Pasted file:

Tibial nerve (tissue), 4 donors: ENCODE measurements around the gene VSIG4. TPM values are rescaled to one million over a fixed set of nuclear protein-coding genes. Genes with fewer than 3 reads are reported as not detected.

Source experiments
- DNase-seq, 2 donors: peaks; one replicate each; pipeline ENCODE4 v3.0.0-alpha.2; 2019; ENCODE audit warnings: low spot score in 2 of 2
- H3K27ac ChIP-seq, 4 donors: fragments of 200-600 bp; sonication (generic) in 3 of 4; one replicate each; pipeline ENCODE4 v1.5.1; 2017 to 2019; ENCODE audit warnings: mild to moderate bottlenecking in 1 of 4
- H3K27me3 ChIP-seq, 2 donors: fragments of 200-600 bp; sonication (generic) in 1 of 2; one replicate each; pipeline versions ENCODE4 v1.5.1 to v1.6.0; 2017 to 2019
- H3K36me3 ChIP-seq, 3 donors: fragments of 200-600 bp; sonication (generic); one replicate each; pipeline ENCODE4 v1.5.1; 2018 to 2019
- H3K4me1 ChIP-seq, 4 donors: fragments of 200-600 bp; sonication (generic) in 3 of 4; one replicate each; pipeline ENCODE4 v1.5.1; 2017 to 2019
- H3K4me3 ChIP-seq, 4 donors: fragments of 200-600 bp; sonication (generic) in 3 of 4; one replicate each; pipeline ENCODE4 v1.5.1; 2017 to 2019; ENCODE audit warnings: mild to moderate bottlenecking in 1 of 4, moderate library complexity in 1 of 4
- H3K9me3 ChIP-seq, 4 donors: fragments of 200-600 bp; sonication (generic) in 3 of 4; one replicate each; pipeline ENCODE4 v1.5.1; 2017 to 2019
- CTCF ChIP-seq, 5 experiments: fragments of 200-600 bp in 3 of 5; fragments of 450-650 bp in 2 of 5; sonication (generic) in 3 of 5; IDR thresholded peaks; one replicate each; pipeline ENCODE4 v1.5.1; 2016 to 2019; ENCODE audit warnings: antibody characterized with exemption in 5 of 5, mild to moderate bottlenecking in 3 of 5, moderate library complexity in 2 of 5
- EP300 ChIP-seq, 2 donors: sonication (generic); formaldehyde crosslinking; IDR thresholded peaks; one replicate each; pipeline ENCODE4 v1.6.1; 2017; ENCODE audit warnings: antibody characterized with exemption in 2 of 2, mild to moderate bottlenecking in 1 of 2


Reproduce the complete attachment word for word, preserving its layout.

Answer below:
Tibial nerve (tissue), 4 donors: ENCODE measurements around the gene VSIG4. TPM values are rescaled to one million over a fixed set of nuclear protein-coding genes. Genes with fewer than 3 reads are reported as not detected.

Source experiments
- DNase-seq, 2 donors: peaks; one replicate each; pipeline ENCODE4 v3.0.0-alpha.2; 2019; ENCODE audit warnings: low spot score in 2 of 2
- H3K27ac ChIP-seq, 4 donors: fragments of 200-600 bp; sonication (generic) in 3 of 4; one replicate each; pipeline ENCODE4 v1.5.1; 2017 to 2019; ENCODE audit warnings: mild to moderate bottlenecking in 1 of 4
- H3K27me3 ChIP-seq, 2 donors: fragments of 200-600 bp; sonication (generic) in 1 of 2; one replicate each; pipeline versions ENCODE4 v1.5.1 to v1.6.0; 2017 to 2019
- H3K36me3 ChIP-seq, 3 donors: fragments of 200-600 bp; sonication (generic); one replicate each; pipeline ENCODE4 v1.5.1; 2018 to 2019
- H3K4me1 ChIP-seq, 4 donors: fragments of 200-600 bp; sonication (generic) in 3 of 4; one replicate each; pipeline ENCODE4 v1.5.1; 2017 to 2019
- H3K4me3 ChIP-seq, 4 donors: fragments of 200-600 bp; sonication (generic) in 3 of 4; one replicate each; pipeline ENCODE4 v1.5.1; 2017 to 2019; ENCODE audit warnings: mild to moderate bottlenecking in 1 of 4, moderate library complexity in 1 of 4
- H3K9me3 ChIP-seq, 4 donors: fragments of 200-600 bp; sonication (generic) in 3 of 4; one replicate each; pipeline ENCODE4 v1.5.1; 2017 to 2019
- CTCF ChIP-seq, 5 experiments: fragments of 200-600 bp in 3 of 5; fragments of 450-650 bp in 2 of 5; sonication (generic) in 3 of 5; IDR thresholded peaks; one replicate each; pipeline ENCODE4 v1.5.1; 2016 to 2019; ENCODE audit warnings: antibody characterized with exemption in 5 of 5, mild to moderate bottlenecking in 3 of 5, moderate library complexity in 2 of 5
- EP300 ChIP-seq, 2 donors: sonication (generic); formaldehyde crosslinking; IDR thresholded peaks; one replicate each; pipeline ENCODE4 v1.6.1; 2017; ENCODE audit warnings: antibody characterized with exemption in 2 of 2, mild to moderate bottlenecking in 1 of 2